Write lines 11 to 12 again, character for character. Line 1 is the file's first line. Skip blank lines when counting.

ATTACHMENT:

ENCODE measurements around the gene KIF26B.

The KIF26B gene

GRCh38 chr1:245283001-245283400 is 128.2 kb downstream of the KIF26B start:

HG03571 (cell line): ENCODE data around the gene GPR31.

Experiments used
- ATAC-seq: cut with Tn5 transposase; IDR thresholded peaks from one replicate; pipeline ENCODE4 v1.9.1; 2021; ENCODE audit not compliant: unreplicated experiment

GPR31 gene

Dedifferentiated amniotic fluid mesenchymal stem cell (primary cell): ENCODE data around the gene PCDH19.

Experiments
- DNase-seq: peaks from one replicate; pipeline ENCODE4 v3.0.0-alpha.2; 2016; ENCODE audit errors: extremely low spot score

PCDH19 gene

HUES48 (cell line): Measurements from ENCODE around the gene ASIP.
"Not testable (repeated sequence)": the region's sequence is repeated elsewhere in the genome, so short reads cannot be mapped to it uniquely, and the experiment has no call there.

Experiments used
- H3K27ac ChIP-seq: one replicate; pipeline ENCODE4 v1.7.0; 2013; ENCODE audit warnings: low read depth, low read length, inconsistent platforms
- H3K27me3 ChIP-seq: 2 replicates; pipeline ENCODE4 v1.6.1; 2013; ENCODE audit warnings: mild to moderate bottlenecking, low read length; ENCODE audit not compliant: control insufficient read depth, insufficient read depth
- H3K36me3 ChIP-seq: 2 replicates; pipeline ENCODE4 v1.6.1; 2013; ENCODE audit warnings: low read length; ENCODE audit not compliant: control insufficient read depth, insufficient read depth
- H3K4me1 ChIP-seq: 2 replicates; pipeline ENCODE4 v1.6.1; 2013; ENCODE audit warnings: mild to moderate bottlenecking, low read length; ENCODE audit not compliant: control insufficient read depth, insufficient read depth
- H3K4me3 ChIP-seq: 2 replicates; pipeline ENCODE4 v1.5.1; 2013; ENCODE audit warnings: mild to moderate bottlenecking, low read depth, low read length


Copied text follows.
PCDH19 gene

HUES48 (cell line): Measurements from ENCODE around the gene ASIP.